The era of the smartphone is rapidly becoming a post-smartphone era, a key tech industry analyst said on Sunday ahead of the opening of the world’s biggest technology show.
Shawn DuBravac, chief economist at the Consumer Electronics Association (CEA), told a gathering that the smartphone has become so successful it is become a hub for people’s digital lives, and increasingly less of a communications device.
“I think we are entering a post-smartphone era,” he told journalists ahead of today’s opening of the International Consumer Electronics Show in Las Vegas, the biggest trade show of its kind.
He said 65 percent of time spent on smartphones now is for “non-communication activities” such as apps for health, entertainment or other activities.
“We have moved away not only from telephony but from communications being the primary part of these devices,” he said.
“So it is not just a communications devices, it is a hardware hub around which people build services ... the smartphone is becoming the viewfinder for your digital life,” he said.
DuBravac said this is among the key trends being watched as tens of thousands gather to show off the latest wares of the global trillion-dollar technology sector.
Another trend are the high-density screens which are being developed for smartphones, tablets, computers and larger devices such as televisions.
“This has implications for the Web generally,” he said.
Because people have higher quality screens, “we are going to demand high-resolution images, and that will have an impact on a variety of Internet services,” he said.
“We see it happening at the smartphone level. But this is a shift that is happening across all screens,” he added.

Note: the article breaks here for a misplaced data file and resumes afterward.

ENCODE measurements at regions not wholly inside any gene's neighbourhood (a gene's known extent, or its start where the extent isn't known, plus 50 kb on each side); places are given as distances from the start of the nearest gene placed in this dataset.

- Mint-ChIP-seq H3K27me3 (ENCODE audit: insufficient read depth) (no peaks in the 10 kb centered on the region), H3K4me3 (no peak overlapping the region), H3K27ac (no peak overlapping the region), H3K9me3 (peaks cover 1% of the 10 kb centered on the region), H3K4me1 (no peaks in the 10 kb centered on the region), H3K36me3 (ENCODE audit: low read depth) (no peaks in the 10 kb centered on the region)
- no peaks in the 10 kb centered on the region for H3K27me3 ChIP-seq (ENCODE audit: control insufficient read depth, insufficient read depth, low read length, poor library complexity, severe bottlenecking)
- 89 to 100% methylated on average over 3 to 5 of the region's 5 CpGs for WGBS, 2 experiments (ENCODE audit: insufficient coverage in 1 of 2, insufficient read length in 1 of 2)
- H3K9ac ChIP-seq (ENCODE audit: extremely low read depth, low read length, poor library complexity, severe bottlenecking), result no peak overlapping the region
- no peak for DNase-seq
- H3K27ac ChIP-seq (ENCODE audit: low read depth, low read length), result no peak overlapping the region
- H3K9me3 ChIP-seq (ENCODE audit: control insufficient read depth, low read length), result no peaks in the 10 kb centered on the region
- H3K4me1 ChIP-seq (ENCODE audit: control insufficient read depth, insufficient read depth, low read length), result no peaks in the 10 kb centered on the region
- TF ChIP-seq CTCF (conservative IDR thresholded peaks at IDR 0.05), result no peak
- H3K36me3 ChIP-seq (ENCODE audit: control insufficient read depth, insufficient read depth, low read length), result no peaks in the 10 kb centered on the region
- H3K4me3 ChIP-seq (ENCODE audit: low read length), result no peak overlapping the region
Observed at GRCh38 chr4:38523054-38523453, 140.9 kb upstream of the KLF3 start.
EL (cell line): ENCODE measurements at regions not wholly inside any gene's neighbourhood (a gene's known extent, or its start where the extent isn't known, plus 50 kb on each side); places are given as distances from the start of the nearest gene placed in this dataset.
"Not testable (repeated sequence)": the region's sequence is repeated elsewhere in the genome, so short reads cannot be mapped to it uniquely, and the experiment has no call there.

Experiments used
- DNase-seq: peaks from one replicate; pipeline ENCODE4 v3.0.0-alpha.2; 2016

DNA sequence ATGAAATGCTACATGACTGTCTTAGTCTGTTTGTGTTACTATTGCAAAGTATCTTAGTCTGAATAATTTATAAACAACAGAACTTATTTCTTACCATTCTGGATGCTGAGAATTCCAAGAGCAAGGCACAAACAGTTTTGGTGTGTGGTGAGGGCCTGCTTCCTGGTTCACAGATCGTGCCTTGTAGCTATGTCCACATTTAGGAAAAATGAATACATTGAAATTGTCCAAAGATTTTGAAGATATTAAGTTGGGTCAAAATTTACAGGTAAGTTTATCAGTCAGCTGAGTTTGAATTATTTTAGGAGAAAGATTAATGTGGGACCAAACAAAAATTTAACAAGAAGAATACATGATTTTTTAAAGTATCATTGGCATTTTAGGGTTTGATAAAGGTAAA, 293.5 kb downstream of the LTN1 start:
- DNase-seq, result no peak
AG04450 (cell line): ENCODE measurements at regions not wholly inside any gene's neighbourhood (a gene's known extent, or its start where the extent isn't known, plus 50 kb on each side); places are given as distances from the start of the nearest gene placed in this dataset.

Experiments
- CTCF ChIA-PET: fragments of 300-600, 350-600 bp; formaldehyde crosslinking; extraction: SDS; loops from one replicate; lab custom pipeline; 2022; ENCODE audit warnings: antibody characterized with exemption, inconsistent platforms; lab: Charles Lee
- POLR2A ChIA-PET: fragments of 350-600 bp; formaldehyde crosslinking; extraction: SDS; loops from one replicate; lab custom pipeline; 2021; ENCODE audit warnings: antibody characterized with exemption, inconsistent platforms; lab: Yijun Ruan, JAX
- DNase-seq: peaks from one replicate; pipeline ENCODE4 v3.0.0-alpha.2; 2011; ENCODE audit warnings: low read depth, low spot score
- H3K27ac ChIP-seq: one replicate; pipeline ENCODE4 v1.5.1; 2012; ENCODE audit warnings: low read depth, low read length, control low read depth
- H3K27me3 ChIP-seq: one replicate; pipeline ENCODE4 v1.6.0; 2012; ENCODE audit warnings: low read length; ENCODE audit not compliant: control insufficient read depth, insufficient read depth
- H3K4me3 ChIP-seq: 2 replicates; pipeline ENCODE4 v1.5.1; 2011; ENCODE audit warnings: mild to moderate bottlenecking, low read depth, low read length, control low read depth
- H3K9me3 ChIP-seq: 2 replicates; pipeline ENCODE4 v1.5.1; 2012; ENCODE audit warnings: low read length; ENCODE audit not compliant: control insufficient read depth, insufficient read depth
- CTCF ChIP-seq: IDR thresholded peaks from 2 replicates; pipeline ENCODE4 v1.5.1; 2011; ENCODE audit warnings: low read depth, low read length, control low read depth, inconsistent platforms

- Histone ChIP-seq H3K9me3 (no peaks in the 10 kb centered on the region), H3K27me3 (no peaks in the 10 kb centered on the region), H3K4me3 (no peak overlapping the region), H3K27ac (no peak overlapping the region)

Meanwhile, a report released on Sunday by the CEA and GfK Research showed the global tech industry has become a tale of two sectors, with mobile devices surging at the expense of older electronics that are struggling.
The report projects modest growth of 4 percent for the industry expected to generate sales of US$1.1 trillion this year. However, half of the revenues will come from mobile, connected devices — smartphones, tablets and mobile computers.
The report said last year’s sales, which a year ago were expected to rise 5 percent, ended up falling 1 percent, dragged down by weakness in Europe.
Steve Bambridge of GfK said that with many big economies in recession it will be hard to rev up tech sales.
“We’re no longer talking about double digit growth,” Bambridge told reporters in Las Vegas. “We’re talking about a recovery in growth but a much more modest recovery.”
Steve Koenig of the CEA said tablets were the clear star last year and that sales are expected to jump another 50 percent this year.
“Tablets were a must-have item for both Western Europe and the US,” he said, calling the devices probably the biggest growth item in the history of the industry.
However, he said the surge in tablets and smartphones has meant people are forgoing other devices such as laptop computers, small televisions for the bedroom or kitchen, or even digital cameras, since many of these functions can now be performed by a tablet or mobile phone.
“A lot of these old technologies are turning into apps,” Koenig said. “We may end up seeing the whole hardware industry turn negative because it’s all going into the cloud, into services.”
Videogame sales are flat or declining, he said, while mobile computers may be gaining some traction with new form factors: “Convertible” or “hybrid” computers that can function as tablets may erase memories of the failure of “ultrabooks.”
While many consumers are using tablets instead of a second television, Koenig said interest is growing in “jumbo” TVs with screens of 60 inches or larger.
“More and more sales are starting to happen at this super jumbo size,” he said.
However, so-called ultra HD televisions remain slow to capture the market because of their steep price tags of several thousand dollars. according to the CEA/GfK forecast, which showed the segment capturing just 5 percent of the US market by 2016.